WH: Agencies shouldn't require vaccinations, or ask for vaccination status
- By Natalie Alms
- Jun 10, 2021
Agencies “generally” should not require vaccination for federal employees or contractors to come back into the office, and they shouldn’t require those individuals to disclose their vaccination status, according to new guidance issued on Tuesday by the White House-led Safer Federal Workforce Task Force. The guidance does note that individuals can choose to voluntarily disclose that information
Agencies should, however, use any information agencies do receive about employees and contractors being unvaccinated, or declining to provide vaccination information, “to implement [Centers for Disease Control]-recommended mitigation measures, including masking and physical distancing,” the guidance says.
Last month, the Office of Management and Budget updated its guidance on mask wearing to reflect an update from the CDC that vaccinated people don’t need to mask or socially distance inside or outside in most settings.
Under this latest guidance, unvaccinated individuals, or those who chose not to disclose their vaccination status, will still have to abide by guidelines for masking and social distancing, said Ron Sanders, former chairman of the Federal Salary Council. The remaining question as feds head back to work is how enforcement will work under those two circumstances, which may be dependent on the agency and manager, he said.
The guidance also recommends that employees receive paid time off for vaccination and recovering from any potential side effects.
The news comes as agencies are in the midst of planning their return to the workplace. Last week, the White House set July 19 as a deadline for agencies to have final plans for reopening, as well as what policies will be in place when they do.
Vaccinations are a critical part of that, although some Americans don’t want them. Polls have also shown that the share of Americans saying they’ll get vaccinated only if required (7%) and those that say they “definitely will not” get vaccinated (13%) have stayed steady over the last several months.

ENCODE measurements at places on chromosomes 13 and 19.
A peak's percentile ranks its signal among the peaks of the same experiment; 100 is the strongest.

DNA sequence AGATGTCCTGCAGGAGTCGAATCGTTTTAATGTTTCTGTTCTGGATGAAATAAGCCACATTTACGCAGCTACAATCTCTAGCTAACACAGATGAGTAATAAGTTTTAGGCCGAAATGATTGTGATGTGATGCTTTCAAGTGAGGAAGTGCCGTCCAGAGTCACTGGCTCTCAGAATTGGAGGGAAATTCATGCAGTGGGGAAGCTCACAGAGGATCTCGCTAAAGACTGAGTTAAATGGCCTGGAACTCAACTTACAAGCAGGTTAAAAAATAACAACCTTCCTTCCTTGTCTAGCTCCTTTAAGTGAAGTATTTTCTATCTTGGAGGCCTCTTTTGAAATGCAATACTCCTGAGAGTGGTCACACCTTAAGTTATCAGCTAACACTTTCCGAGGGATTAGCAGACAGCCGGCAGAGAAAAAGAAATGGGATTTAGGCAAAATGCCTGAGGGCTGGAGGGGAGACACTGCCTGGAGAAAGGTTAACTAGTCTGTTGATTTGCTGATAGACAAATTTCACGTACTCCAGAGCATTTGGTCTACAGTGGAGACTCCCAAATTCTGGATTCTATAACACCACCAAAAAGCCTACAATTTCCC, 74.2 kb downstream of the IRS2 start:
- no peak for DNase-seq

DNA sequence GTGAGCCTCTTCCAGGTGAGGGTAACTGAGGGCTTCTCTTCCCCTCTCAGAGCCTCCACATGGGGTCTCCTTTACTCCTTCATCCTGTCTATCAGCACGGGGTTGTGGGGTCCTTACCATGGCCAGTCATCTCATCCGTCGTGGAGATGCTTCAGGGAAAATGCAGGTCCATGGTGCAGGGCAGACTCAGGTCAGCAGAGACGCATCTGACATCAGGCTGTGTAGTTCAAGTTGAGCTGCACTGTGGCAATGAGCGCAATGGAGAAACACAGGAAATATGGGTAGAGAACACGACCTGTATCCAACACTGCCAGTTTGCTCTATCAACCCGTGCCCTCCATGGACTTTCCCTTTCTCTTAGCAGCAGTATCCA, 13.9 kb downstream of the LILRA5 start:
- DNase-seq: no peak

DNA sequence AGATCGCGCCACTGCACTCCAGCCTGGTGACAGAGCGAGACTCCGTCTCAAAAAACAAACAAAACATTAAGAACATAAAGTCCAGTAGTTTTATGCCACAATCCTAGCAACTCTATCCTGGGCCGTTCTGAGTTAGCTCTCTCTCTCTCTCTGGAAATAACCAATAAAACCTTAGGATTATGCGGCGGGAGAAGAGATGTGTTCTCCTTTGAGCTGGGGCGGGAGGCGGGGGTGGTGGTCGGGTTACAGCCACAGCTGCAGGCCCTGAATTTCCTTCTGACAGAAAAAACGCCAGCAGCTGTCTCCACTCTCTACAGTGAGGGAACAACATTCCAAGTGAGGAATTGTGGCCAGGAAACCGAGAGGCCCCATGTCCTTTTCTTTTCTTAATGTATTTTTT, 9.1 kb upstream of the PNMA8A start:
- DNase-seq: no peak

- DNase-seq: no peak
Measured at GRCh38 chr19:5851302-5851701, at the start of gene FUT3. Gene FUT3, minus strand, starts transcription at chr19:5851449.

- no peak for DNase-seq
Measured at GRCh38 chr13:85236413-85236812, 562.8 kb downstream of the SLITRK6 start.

Some agencies have reported that sizable portions of their agency workforces are refusing the vaccine when offered. At a hearing in March, the director of the Bureau of Prisons said half of his workforce had declined to be vaccinated. He said the agency would not be requiring vaccinations because they are still under emergency use authorization from the Food and Drug administration.
An Bureau of Prisons spokesperson told FCW that the agency “cannot require staff to take the vaccine,” but that the agency “is making every effort to encourage staff and inmate vaccination” via educational posters and promotional videos.
Others have taken to incentives.
The BlueCross BlueShield Association announced on Wednesday that its Federal Employee Program, a benefit plan that covers around 5.6 million federal employees and retirees, will launch a COVID-19 Vaccination Incentive Program starting on June 11. Eligible members who provide documentation of their vaccination will get $50 on their MyBlue Wellness cards for medical expenses.
The taskforce isn’t the only government agency issuing guidance on this topic.
The Equal Employment Opportunity Commission issued guidance on May 28 addressing whether employers have the ability to require vaccinations for their employees.
According to that guidance, federal equal employment opportunity law doesn’t prevent employers from requiring employees to be vaccinated to come back to the workplace. However, employers are still required to follow EEO laws.
That guidance also said that EEO law doesn’t limit employers’ ability to voluntarily provide documentation, or for employers administering vaccinations to their employees to offer incentives, so long as they aren’t “coercive. “
This new guidance from the Safer Federal Workforce suggests that agencies “should not” require vaccines, but they technically still have the option. It’s unclear if any will use it, said Stephanie Rapp-Tully, a partner at Tully Rinckey who specializes in federal employment law.
If they do, they’re entering an area of the law where precedent is currently being formed, she said.
“In recent history we have not had a situation like this,” she said. “We don’t have a lot of precedent.”